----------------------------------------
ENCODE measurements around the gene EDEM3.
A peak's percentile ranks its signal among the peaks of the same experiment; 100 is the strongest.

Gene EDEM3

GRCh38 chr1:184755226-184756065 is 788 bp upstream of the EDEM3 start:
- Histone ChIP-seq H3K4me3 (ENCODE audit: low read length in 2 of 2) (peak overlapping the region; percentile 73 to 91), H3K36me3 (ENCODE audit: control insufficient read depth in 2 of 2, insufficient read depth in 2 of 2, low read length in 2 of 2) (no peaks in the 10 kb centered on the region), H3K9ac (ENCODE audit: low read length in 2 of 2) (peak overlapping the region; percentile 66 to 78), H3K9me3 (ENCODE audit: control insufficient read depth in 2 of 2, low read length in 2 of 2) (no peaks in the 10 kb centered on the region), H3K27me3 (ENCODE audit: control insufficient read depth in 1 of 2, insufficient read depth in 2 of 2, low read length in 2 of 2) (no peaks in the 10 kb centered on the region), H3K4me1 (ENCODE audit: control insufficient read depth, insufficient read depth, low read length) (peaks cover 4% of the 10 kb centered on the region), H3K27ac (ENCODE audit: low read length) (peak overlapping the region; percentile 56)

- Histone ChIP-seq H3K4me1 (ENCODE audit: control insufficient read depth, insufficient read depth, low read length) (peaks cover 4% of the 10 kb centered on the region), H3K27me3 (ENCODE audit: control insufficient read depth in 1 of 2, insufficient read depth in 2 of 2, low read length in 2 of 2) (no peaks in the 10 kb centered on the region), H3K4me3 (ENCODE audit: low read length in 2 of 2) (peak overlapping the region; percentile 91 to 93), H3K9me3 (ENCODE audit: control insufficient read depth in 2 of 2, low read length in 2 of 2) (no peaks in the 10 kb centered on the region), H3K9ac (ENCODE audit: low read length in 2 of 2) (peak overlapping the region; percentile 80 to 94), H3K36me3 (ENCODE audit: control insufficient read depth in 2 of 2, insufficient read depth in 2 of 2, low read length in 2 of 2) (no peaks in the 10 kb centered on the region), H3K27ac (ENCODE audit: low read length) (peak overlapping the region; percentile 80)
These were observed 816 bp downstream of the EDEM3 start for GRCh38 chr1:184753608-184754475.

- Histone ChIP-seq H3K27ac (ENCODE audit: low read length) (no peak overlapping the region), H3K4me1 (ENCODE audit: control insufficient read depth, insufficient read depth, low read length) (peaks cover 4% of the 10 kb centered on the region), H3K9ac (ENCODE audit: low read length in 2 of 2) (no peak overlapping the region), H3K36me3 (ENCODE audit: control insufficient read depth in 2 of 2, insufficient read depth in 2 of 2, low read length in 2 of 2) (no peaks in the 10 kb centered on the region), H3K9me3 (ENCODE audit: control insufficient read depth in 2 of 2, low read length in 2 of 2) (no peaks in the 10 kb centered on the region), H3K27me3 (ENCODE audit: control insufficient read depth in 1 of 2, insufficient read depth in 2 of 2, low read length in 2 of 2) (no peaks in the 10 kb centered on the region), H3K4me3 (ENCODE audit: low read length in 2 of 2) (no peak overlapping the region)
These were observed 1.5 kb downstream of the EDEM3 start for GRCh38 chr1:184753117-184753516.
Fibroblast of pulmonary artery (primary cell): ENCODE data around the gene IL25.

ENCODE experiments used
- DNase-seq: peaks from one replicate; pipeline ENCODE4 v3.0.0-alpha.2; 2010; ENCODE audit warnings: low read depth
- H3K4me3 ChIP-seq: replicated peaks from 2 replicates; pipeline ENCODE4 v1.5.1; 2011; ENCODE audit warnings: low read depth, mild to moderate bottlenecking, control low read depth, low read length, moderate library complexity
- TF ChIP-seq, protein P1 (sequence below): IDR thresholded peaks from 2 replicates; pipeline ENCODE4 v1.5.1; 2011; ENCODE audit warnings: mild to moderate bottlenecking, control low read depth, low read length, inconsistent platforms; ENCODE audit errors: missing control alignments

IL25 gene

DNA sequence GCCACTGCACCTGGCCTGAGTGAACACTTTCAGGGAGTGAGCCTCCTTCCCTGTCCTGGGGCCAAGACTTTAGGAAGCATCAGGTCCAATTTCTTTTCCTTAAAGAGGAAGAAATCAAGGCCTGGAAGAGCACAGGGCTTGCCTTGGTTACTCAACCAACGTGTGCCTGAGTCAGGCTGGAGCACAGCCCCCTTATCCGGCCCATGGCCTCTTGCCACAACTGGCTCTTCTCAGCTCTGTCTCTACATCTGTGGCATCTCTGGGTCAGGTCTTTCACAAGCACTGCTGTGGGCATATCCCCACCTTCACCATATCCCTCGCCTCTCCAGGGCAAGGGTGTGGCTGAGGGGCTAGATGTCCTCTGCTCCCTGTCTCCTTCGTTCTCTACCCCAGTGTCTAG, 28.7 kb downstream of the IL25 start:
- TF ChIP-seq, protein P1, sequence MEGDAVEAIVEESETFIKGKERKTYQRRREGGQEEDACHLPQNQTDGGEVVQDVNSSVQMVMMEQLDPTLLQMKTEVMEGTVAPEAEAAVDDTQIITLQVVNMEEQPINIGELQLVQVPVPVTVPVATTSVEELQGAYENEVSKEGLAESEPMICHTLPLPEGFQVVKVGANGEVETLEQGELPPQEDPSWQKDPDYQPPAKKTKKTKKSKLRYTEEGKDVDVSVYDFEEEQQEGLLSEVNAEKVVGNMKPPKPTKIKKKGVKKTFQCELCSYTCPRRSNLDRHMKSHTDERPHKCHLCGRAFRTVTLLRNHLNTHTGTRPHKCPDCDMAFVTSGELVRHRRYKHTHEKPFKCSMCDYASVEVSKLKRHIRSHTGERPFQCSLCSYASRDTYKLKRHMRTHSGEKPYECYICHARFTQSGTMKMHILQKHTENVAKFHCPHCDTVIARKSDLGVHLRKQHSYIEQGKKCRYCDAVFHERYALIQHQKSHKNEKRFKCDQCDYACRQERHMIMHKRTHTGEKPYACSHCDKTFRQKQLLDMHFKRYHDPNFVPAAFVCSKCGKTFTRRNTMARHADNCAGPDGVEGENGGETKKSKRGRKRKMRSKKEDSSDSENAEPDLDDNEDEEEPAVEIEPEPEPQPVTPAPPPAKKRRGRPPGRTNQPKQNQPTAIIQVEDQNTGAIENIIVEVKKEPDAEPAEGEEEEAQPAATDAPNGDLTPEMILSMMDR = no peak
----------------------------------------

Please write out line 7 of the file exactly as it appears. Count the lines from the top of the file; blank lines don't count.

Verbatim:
These were observed 816 bp downstream of the EDEM3 start for GRCh38 chr1:184753608-184754475.